Basalt co-valedictorians’ commencement address |

Basalt co-valedictorians’ commencement address

Jessie Anderson and Maggie FitzpatrickBasalt High School co-valedictoriansThe Aspen TimesAspen CO Colorado

Editor’s note: Following is the text of the speech delivered Saturday by Basalt High School’s co-valedictorians, Jessie Anderson and Maggie Fitzpatrick. They are among 87 students graduating this year. Of the grads, 43 plan to attend a four-year college or university, 36 will attend two-year colleges or technical institutes and eight are entering the work force.Anderson will attend Denver University and enter the Pioneer Leadership Program. In addition to her academic achievements, she was a longtime member of band and softball in school.Fitzpatrick will attend Texas Christian University in Fort Worth. She intends to major in secondary education with a minor in theater. In addition to her academic achievements, Fitzpatrick was involved in theater, choir and the Interact Club in school.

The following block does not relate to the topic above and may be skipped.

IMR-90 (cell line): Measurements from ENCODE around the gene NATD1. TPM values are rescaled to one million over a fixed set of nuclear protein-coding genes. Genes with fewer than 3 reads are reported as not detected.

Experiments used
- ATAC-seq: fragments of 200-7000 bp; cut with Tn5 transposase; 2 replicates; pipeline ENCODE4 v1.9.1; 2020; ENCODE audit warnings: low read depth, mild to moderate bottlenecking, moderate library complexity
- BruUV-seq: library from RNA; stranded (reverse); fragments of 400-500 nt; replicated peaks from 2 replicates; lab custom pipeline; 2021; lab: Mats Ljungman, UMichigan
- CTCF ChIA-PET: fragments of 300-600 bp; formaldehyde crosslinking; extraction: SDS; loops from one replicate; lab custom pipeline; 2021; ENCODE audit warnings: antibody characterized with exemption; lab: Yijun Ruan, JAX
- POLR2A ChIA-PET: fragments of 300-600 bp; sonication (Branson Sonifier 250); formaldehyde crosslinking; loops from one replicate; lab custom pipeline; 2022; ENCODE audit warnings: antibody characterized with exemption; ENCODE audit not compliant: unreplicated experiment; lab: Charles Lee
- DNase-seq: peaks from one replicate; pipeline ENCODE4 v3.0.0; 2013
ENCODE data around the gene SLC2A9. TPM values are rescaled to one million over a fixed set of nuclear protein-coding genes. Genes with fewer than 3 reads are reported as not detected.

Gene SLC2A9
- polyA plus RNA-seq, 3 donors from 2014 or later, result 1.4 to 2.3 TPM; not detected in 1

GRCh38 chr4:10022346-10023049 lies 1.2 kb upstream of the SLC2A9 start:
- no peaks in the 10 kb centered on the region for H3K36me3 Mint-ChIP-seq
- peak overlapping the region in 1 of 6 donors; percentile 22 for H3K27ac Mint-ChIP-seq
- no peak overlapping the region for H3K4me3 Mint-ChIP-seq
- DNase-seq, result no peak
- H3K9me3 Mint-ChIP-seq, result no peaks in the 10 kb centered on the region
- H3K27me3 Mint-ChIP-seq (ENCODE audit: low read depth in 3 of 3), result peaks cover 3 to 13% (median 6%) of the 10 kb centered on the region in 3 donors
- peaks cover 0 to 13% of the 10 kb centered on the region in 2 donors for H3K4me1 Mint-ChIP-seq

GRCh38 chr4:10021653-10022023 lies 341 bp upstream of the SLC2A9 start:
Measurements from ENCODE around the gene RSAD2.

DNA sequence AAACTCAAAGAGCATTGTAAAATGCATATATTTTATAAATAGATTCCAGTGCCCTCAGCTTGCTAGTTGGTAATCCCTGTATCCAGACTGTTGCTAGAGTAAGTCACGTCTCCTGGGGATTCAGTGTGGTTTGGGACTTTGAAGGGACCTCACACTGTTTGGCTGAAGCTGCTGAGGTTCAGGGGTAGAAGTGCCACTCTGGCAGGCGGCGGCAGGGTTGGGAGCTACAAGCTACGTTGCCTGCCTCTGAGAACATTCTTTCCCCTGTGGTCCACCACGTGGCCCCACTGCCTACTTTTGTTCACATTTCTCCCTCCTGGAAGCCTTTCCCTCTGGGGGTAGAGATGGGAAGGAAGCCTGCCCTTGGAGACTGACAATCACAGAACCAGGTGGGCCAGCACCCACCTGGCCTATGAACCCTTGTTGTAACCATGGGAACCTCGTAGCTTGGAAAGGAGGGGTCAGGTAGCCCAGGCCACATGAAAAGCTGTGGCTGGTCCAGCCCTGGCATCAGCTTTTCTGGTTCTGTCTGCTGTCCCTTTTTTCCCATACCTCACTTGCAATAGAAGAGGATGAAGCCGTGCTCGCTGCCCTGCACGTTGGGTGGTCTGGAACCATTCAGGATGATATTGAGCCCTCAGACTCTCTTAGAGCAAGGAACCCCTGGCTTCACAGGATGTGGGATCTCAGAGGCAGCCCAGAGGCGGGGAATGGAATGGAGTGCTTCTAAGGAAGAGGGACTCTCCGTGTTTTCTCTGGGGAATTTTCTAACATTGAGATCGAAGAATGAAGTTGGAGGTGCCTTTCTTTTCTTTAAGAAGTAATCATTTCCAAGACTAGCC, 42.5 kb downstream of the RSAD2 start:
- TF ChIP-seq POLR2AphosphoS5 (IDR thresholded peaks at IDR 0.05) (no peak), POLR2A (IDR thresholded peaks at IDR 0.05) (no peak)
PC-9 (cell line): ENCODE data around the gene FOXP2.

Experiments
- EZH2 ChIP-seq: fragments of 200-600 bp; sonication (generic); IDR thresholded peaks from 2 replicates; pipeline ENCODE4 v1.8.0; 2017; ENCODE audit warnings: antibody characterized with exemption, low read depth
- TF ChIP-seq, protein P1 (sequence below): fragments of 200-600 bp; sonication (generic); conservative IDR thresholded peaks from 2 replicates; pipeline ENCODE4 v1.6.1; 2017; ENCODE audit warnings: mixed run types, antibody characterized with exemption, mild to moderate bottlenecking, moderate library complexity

Good morning graduates, faculty, family and friends. We stand before you today not just as graduates but as sons and daughters, nieces and nephews, friends and best friends. We have all grown up in this small town together, through the thick and thin. Some of us met in pre-school and have been best friends ever since, and some of us have just met. Although we may come from different backgrounds, countries, and cultures, we do share one thing in common. We are all graduating on this beautiful Saturday morning. We are all about to shake a few hands, receive a diploma, flash a smile in our parent’s camera, and take our place in a new, scary, exciting world.Wherever our paths lead, whether the journey to our destination is a straight line, or one filled with zig-zags and sharp turns, or even a complete circle, every experience from here on out is new and ready for the taking.Our class motto states that memories will forever be in our hearts. Our class is one rowdy bunch of kids, and we’ve shared some wonderful times together. These memories include the awkward middle school years when we thought the world revolved around lunch tables and recess. Flying down the sand dunes in Moab was an awesome adventure, even after we found sand in our shoes two weeks later. The mornings we spent freezing to death in Minturn taught us that tents aren’t very well insulated and Minturn is not the place to live in the winter. Walking into the first day of high school scared to death, having no idea what we had gotten ourselves into and messing up our first class cheer in front of the entire student body. Do any of you remember hearing about a certain snake slithering loose through the school vents? Luckily the little guy found his way home by the end of the day.By our junior year, we were rejoicing that our CSAP days were over, only to discover that juniors take ACTS. And that those ones actually count. And last but certainly not least, walking around the outside of the school to our classes while police searched for fingerprints on a car that had found its way onto cinder blocks in the middle of the hallway.Some say that this is the beginning of the rest of our lives, but we believe that this ceremony is only a continuation. We have had 18 years of our lives to learn about our world and ourselves. Now it’s time to use the knowledge and skills we’ve attained to better ourselves and make a difference. As Dr. Seuss once said, “You’re off to Great Places! Today is your day! Your mountain is waiting, So … get on your way!” It’s our time to take chances, risks, and leaps of faith. Time to bet it all and put it all on the line. It’s our time to figure out what we want to do and who we want to become. And although there will always be obstacles that challenge us, just remember that those challenges will make us stronger and will help us reach the goals we’ve always dreamed of.As we take the next step, we should embrace education in our lives. Education is the foundation to every decision we make. Tolerance is the most powerful trait in the world, and one that needs to be adopted. We have no hope of understanding why people do what they do unless we understand the ideas and the feelings behind the actions. Education, coupled with tolerance, can lead the way to world peace.Now, it’s time for us to think on our own, act on our own, and fly away on our own. The world is pushing us to move on, and time is pushing us into adulthood, and although it may be sad to part, our parents know that by letting us fly away, we are embarking on a fabulous journey for which we will laugh, cry, cherish and love with our whole hearts.A teacher of ours once said, we should stop listening to him and start listening to ourselves. We have reached the point in our lives where we need to listen, listen to the world around us, our hearts, our minds, and our footsteps. This is our time graduates, to remember, to listen, and to fly. We leave you with a quote by Edward Koch, “The fireworks begin today. Each diploma is a lighted match. Each one of you is the fuse.”Congratulations Class of 2011, we did it!

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